Newspaper article St Louis Post-Dispatch (MO)

Women Soc(cer) It to Men in America

Newspaper article St Louis Post-Dispatch (MO)

Women Soc(cer) It to Men in America

Article excerpt

The U.S. women's soccer team is going for the gold at this summer's Olympics. The U.S. men's team is just going.

One's a favorite; the other's . . . well, the host.

Inasmuch as soccer became a popular youth sport for both genders at roughly the same time - the early 1970s - in this country, how can there be such a disparity in expectations for Uncle Sam's foot-ballers?

Call it the way of the world. While soccer - or football, as non-Americans know it - is the world's most popular sport, it isn't necessarily the world's most popular women's sport.

"In the United States, we have a unique situation," said Julie Foudy, a member of the U.S. national team that will play an Olympic warm-up against France on April 26 at St. Louis Soccer Park. "When kids first start to play soccer, it's not just the boys who are (encouraged) to play. It's boys and girls.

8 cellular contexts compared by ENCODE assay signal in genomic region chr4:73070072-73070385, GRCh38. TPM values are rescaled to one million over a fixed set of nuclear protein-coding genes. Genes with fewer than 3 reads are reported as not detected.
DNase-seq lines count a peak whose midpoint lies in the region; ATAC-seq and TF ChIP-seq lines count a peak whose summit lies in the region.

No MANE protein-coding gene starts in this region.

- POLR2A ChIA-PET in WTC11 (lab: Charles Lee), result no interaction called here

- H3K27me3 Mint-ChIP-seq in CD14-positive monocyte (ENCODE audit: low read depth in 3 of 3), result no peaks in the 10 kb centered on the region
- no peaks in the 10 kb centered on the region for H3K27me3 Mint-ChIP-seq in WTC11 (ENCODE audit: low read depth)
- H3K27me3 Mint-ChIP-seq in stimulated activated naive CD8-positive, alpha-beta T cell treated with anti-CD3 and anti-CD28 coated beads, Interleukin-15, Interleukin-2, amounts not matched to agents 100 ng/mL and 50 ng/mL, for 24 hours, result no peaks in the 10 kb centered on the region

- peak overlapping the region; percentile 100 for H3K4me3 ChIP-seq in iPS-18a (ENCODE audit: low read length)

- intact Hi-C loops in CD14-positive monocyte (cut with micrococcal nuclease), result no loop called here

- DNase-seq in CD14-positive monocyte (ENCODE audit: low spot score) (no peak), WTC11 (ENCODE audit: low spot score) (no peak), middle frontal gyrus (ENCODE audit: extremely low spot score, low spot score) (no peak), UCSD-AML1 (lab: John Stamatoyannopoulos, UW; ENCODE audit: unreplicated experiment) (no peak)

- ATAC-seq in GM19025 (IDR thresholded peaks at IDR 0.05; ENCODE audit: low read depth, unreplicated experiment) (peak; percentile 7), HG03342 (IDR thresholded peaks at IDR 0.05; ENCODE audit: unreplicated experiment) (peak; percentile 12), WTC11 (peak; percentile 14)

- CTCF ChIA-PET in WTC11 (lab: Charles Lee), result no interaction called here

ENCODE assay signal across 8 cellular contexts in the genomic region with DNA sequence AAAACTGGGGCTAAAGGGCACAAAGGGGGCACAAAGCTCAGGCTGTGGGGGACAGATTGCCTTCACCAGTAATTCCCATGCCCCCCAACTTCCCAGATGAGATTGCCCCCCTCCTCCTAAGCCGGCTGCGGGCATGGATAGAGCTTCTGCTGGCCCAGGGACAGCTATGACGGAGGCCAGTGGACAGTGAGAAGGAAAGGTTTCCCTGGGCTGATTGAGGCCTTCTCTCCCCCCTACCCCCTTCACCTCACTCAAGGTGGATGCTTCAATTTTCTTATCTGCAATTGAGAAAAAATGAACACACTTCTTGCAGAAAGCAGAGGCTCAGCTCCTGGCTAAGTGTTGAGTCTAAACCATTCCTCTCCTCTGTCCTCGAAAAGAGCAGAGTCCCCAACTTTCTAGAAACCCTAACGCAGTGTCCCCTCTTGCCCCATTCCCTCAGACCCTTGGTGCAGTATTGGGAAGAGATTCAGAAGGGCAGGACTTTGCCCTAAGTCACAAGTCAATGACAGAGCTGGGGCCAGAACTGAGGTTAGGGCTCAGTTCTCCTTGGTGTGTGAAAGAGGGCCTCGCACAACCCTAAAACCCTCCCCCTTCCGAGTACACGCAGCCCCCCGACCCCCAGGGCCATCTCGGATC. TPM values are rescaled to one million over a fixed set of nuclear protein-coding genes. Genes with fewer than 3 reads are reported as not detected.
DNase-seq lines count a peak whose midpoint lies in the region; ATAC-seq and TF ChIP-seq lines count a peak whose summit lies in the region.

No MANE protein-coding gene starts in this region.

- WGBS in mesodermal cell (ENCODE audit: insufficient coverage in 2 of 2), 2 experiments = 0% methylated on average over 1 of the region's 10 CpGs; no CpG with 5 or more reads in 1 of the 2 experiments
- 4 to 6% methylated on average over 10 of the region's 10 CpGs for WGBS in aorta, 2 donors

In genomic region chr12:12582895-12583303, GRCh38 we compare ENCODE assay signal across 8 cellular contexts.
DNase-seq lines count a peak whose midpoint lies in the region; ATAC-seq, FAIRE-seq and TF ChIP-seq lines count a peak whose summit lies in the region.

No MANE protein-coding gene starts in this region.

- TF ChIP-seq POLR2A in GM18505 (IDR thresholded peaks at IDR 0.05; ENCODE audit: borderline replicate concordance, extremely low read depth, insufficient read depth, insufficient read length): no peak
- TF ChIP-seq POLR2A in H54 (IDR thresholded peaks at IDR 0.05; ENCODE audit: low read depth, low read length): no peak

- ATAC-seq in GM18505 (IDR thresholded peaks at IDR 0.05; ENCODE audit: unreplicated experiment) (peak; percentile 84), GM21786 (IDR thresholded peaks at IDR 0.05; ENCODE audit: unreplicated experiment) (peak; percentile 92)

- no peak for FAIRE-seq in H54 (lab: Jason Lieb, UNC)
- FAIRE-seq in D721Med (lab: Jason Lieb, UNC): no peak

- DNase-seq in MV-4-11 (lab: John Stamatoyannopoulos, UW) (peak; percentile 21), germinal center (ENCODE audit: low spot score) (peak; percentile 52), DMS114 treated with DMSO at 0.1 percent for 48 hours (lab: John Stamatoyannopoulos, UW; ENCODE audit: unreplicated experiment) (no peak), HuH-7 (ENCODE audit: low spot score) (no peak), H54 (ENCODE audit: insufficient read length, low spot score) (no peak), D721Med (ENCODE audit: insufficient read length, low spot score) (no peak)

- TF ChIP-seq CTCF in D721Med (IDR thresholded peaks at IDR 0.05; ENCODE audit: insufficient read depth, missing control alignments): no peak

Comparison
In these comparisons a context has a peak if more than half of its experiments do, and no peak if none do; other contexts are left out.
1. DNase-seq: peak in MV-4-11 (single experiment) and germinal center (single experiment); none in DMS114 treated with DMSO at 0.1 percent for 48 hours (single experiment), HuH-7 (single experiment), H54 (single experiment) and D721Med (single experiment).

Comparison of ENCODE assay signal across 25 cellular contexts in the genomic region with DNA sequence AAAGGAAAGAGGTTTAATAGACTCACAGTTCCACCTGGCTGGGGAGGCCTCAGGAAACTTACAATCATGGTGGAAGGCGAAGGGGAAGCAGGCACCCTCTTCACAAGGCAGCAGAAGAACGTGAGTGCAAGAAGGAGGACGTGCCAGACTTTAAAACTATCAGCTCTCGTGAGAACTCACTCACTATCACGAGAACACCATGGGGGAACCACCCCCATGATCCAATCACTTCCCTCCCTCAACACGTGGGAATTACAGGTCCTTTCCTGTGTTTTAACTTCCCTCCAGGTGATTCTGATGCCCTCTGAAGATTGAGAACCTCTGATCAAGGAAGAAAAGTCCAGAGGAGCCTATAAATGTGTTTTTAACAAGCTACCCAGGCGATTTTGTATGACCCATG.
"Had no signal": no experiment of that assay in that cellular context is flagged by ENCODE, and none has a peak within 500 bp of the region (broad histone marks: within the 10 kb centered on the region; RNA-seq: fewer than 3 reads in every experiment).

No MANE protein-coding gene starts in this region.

"In a lot of countries, there's a cultural bias against girls playing. We've never had that. So we've had sort of a head start in women's soccer. We started earlier and we've been playing longer."

Foudy, a midfielder and four-time All-American from Stanford University, recalled a four-month stint she spent studying in Spain.

"The women were not even allowed to run, much less play soccer," Foudy said. "When we Americans went out and played, they freaked out. It was a machismo thing. Women weren't allowed to play soccer."

But that's changing, Foudy said.

"I definitely see the South America countries improving," she said. "Brazil, which has a world-class men's team, is starting to get better.

"Where I see the biggest improvement is Portugal, which didn't have a team when I started playing. They're getting there."

The U.S. men, Foudy said, are in the reverse situation of their countrywomen. They're playing catch-up to countries that lived and breathed soccer a full half-century before most Americans knew the sport existed.

"In this country, we've got other great sports like football and basketball and baseball," she said. …

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